Now that you know about lighting your selfies, it's time to talk about finding your best angle and camera distance. Generally speaking, raising the camera above eye-level so that it's pointing down at your face is more attractive than positioning it lower than eye-level.
This is especially true with the front facing camera on your iPhone because it's a small lens with lots of distortion. Whatever is closest to the lens is going to look bigger. When you shoot from above, your eyes look bigger, which is generally attractive--especially for women. Shooting from below makes your chin look bigger, and can also make you appear to be double chinned sometimes.
In the three photos above, you can see three camera positions: 1. above the eyes, 2. slightly below the eyes, and 3. below the chin. The first photo makes my eyes and forehead look bigger and diminishes my chin. The middle photo presents a pretty balanced view of my face with just a slight widening of my nose. The final photo makes my chin and jaw look large and also calls attention to my nostrils in a not-so-pretty way.
Taking a selfie from below face height is rarely flattering. Yet we do it all the time so we can get a photo of ourselves standing in front of something tall--a statue, a building, one of the monuments. The best thing in these situations is to have someone else take your photo because moving the camera further away will minimize the distortion of your face. However, if you are alone, I do have one trick for you. Try looking away from the camera as I do here.
In the above photos, my phone was clearly being held below chin height, but since I am turned away from the camera, you only see half as much chin and almost no gaping nostrils. Don't forget to use your best posture for this pose as it will reduce your double chin effect (and be good for your back!)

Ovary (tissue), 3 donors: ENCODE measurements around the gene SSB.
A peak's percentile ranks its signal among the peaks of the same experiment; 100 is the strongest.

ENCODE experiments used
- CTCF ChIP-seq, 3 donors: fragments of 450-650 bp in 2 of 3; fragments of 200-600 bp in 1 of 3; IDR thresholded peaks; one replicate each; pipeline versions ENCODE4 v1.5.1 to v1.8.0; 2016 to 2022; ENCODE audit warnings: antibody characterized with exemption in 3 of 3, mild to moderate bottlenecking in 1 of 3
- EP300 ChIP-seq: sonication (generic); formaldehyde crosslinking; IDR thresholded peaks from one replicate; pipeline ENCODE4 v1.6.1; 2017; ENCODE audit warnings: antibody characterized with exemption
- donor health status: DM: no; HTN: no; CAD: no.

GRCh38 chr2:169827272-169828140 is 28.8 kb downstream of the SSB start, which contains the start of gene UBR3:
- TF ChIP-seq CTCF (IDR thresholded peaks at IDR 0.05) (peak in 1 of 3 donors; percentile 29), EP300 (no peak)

Now let's talk about distance. I am a big fan of getting as much distance between you and your iPhone as possible. This is, again, because the lenses on phones have a lot of distortion and the closer they are, the more they distort you.
Here's what I see all the time: a cute girl puts on cool eye makeup and wants to show it off on with a selfie. So, naturally, she holds her phone right up to her eyes and takes some photos like this:
In the first one, my eyes are taking up approximately 2/5 of my face. Meanwhile my eyebrows are just chilling up there on my forehead like two huge, fuzzy caterpillars.
I look like poorly proportioned anime.
In the second one, you can see the red veins in my eye and the mascara caking off below. Not to mention that nothing about it really resembles me.
So let's try this again. Let's back the camera up a little and take the shot from slightly above. Then we can crop it down so it only shows my eyes.
The eyes look like they belong to me. The eyebrows are a nice, manageable size and shape. And you don't have a closeup to my eyeball capillaries. Plus, it's SUPER easy to crop on Instagram. So there's really no excuse for bad eye pictures.
Here's a recap of your new selfie skills
1. Always try to position the camera above you and as far away from your face as your arm will reach
2. If you are trying to include something behind you and above you (thus having to put your phone lower than face height) you should turn away from the camera and use your very best posture.
3. If you want a cool close up of your eyes, lips, etc. you should still hold your phone a decent distance away and then just crop the image down.
Be sure to check out this final post on posing for your selfies!
Want to know how to evaluate a professional photographers work? Check out this post.